it today. It’s the Verde Innovation Network for Entrepreneurship. You know you
got to think of a clever way to get that acronym in there. Yeah, which comes first, the
chicken or the egg? Basically it’s our attempt from University of California to
catalyze regional innovation and entrepreneurship ecosystems. Part of
what’s driving that is we’ve got a fairly good amount of resources
scattered around the state, even in some of our rural areas on small business
development centers, our community colleges, our County Cooperative
Extension offices, and a host of other resources, including lately the last
several years, incubators, accelerators, makers labs, but they don’t talk to each
other. They don’t work together. So we’re trying to go in region by region and
catalyze a coalition, so that we can make sure that our innovators, our inventors
out there, are able to go from idea to commercialization with all the support
they need. Be it you know, just basic legal advice on should they be
patenting something, access to people to discuss finances, access to
people that can help them with business plans. Opportunities to partner with the
University in joint research projects; whatever it takes, make sure that for
anybody in California, they can access that type of support. So that’s interesting, obviously at Hoss and at Stanford, not far from here you know, a lot of the
technology success companies come out of you know, kind of an entrepreneurial spin
with a business focus grad, and a tech grad in the tech world, and
you know, ton of stuff at Berkeley on that. Yeah, but those folks are in urban areas.
Right, right. If you’re in a large urban area or you’re near a major campus, you’ve
probably got access to most of that. If you’re in agriculture, natural resources,
and particular are more remote rural communities, you
you typically have no access or very little. Right, right. So the biggest
question; Helene, so UC Davis right, obviously known as one of the top
agricultural focus school, certainly in the UC system, if not in the world. I mean,
how is the role of academic institutions evolving in this space as we move
forward? I would say it’s evolving in that we’re getting more entrepreneurship
on campus, so professors are being encouraged to look at what they’re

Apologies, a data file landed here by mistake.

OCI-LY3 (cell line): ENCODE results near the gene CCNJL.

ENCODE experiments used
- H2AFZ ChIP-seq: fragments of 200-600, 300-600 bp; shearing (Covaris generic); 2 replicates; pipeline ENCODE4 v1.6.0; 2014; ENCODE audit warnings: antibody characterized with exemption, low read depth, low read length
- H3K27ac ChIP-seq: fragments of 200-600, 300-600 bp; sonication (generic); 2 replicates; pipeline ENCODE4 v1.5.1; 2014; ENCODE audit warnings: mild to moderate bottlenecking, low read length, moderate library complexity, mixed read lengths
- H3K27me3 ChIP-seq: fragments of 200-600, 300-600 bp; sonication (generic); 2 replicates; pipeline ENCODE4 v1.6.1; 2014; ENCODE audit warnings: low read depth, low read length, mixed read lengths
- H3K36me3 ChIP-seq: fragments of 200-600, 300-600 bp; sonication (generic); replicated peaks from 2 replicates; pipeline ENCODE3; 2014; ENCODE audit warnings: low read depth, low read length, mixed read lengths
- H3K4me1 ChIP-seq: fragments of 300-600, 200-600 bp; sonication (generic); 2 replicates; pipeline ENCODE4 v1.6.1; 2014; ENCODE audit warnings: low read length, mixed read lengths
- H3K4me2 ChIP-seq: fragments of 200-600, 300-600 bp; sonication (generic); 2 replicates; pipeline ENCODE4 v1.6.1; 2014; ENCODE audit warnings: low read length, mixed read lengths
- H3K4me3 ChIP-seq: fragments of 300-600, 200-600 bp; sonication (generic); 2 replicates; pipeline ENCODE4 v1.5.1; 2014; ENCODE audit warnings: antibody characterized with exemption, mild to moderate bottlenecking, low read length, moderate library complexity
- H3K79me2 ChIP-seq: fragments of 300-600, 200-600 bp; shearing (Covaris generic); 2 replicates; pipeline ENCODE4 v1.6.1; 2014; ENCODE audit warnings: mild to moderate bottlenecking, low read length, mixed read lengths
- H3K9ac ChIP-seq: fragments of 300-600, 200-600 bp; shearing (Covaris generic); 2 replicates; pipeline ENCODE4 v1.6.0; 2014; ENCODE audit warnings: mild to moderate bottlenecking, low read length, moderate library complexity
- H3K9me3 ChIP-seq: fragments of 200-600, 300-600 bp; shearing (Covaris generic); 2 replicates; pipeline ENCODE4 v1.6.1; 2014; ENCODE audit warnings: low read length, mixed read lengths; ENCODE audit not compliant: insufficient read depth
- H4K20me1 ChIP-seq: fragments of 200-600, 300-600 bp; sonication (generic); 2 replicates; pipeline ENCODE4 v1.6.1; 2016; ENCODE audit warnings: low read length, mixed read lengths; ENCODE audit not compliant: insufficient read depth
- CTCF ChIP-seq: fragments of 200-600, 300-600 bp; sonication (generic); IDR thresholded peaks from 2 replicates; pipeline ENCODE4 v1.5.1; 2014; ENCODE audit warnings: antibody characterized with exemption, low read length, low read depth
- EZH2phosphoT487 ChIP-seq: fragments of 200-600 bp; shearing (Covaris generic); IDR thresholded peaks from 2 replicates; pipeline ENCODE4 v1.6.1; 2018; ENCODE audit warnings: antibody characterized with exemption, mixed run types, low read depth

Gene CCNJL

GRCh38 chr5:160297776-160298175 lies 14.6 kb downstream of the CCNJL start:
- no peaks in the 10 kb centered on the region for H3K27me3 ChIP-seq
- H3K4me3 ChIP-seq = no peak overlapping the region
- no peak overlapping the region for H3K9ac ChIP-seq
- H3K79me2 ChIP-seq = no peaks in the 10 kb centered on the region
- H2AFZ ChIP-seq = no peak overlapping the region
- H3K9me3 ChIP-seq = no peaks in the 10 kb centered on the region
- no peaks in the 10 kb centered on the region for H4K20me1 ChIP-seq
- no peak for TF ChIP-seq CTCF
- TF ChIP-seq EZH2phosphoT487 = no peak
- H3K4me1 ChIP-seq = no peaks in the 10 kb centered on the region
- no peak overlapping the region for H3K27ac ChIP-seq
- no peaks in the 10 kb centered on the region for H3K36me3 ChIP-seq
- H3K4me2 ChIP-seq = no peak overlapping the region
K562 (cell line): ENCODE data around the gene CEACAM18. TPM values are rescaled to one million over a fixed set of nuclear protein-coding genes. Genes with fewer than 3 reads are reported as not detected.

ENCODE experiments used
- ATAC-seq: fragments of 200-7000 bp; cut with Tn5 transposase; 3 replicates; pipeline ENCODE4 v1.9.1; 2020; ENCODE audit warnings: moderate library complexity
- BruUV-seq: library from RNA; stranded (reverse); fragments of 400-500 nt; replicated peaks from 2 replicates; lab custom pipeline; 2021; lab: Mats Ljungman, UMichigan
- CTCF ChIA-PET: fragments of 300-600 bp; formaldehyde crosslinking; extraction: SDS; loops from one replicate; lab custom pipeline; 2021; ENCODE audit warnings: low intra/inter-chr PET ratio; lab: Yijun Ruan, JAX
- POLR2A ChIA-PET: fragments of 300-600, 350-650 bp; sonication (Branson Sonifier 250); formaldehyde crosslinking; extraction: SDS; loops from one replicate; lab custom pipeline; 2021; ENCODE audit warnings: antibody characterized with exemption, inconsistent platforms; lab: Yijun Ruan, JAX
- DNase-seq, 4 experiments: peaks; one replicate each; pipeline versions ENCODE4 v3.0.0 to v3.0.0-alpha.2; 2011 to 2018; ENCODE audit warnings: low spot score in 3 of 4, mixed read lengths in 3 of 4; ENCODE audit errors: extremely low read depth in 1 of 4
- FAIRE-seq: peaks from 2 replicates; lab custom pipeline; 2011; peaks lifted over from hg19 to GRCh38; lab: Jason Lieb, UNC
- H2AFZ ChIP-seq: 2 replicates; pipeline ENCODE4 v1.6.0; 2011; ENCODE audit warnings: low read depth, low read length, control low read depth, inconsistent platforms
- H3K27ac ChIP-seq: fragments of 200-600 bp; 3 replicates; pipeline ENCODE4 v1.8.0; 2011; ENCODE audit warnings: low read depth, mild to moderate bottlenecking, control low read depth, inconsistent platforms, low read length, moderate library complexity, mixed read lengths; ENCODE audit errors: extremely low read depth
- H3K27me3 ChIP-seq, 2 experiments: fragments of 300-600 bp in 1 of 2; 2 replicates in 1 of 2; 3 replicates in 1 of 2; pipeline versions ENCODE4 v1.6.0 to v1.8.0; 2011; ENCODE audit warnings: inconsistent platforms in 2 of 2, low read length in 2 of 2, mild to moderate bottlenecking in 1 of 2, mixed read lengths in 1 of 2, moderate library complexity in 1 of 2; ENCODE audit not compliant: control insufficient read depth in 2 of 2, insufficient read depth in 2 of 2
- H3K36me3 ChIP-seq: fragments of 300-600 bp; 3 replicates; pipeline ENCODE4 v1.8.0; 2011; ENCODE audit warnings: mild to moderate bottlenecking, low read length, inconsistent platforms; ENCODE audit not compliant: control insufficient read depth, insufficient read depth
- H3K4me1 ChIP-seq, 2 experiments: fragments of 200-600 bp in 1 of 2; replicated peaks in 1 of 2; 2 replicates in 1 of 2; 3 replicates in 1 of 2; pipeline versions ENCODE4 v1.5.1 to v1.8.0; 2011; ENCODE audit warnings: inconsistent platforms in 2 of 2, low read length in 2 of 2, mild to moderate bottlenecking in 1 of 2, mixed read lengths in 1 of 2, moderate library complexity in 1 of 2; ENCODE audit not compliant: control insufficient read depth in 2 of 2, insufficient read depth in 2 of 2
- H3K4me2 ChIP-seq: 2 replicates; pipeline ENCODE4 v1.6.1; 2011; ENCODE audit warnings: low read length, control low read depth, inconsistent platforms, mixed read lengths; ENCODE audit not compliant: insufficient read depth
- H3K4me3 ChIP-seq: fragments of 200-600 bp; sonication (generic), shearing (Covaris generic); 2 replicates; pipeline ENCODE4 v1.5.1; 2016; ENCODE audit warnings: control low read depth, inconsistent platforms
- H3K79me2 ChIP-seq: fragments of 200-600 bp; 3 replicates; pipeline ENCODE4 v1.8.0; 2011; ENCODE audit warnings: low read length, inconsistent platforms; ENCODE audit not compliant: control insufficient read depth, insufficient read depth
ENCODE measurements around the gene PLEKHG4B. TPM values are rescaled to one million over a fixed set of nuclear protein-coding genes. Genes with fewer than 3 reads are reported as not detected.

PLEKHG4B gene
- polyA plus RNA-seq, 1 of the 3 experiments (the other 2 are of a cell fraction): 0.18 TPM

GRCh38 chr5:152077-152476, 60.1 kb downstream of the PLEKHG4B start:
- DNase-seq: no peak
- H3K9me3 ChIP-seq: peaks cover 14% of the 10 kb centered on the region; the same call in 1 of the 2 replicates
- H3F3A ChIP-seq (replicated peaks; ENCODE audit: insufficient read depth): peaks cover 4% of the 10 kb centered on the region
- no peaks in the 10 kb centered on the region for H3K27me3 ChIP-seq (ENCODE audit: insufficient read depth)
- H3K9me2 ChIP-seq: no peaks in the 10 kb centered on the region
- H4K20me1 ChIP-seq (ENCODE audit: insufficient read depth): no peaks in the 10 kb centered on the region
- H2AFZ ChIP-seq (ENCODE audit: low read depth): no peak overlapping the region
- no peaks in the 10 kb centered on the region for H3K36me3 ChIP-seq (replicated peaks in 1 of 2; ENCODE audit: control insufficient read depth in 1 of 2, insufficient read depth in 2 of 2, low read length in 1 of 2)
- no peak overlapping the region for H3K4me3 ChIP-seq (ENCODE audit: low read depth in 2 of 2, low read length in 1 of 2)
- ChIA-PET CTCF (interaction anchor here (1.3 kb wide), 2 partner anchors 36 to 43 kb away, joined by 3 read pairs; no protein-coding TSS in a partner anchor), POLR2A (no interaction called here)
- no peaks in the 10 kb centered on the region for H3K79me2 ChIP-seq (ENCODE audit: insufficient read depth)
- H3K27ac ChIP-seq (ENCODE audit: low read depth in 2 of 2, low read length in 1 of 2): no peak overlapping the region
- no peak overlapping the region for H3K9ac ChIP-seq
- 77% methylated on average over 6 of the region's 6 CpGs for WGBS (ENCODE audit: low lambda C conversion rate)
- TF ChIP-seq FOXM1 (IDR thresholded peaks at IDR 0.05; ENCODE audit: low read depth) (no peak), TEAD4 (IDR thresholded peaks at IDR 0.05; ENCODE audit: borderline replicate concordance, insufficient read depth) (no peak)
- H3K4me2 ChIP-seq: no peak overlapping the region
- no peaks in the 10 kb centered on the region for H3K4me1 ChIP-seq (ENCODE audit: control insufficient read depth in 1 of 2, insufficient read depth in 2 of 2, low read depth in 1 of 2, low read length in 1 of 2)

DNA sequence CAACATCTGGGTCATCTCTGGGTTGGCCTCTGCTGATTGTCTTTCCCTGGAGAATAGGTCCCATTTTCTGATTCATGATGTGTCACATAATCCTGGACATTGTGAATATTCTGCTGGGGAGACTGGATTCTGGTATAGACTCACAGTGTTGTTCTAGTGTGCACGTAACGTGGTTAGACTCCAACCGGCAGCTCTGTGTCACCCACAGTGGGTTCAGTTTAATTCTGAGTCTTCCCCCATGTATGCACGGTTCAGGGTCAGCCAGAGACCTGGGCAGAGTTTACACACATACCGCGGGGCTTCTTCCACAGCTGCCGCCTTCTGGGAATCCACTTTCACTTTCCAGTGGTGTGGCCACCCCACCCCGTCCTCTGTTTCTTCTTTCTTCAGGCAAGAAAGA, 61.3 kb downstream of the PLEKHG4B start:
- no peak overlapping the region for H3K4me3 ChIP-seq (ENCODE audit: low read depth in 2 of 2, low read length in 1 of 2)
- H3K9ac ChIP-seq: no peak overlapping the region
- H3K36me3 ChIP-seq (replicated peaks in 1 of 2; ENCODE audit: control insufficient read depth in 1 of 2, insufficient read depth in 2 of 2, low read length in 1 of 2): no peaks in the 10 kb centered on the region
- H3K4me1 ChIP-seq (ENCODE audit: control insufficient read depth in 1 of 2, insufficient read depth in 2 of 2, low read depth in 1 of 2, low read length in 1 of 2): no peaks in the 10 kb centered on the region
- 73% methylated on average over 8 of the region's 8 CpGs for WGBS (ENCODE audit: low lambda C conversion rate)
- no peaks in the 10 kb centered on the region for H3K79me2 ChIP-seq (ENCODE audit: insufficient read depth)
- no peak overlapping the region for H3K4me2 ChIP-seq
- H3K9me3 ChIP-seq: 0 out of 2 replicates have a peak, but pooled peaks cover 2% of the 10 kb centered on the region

working on, and see if there’s patent potential for this, and also we have a
group on UC Davis campus called innovation access, but looking at how can
they access this population of people with money, and you know, the startups to
help them bring their thing to market. Right. So that’s becoming- that’s a very
different campus than years ago. I think the other thing is we’re also
encouraging our students to look at innovation, and so we have a competition
called the ‘Big Bang’ and students participate in that. They do hackathons,
they do all these kinds of things that we only tend to think that only the
adults are doing those, but now the students are doing them as well. Right.
And so we’re trying to push that entrepreneurial spirit out into all of
our campus. Everyone on the campus. And I do want to emphasize that
this isn’t just for our students or our faculty. One of the key focuses of the
VINE is all of our external partners too. Just the farmers, the landowners,
the average citizens were working with out there. If they’ve got a great idea,
we’d like to help them. Right. And what’s nice about tech is you know, tech is a
vehicle that you can’t change the world without having a big company, and I would
imagine in an Ah is kind of ‘big AG’ rolled up a lot of the small or
mid-sized things. They probably didn’t feel like there was an opportunity that
you can have a huge impact, but as we know, sitting across the street from
Google that via software and technology you can have a huge impact far beyond
kind of the size and scope of your company, so I would imagine that this is a theme
that you guys are playing off of pretty aggressively. Absolutely, and I
think there are people on campus that are looking for small farm answers in
mechanization, as well as large farm answers. We have people that are working
overseas in developing countries, with really really small farm answers,
and then we have people that are working with the Driscoll’s, and partnering up
with some of these other big companies. We talked a little bit before we went on
air about kind of the challenges of academic institutions in terms of
resources and scale, because these are big complicated problems. I mean, obviously
water; Kind of the elephant in the room at this conference. it’s not being
talked about specifically, I think they’ve had other water shows, and you
know, just drive up and down the valley by turn walk in Merced, and you see the
big signs, you know, ‘we want the water for the farms not with us for the salmon in
the stream.’ So what are the environmental impacts? So these are these are big hairy
problems. These are not simple solutions. So it does take a lot of kind of systems
approach to think through what are the trade-offs? Again, there’s no free lunch.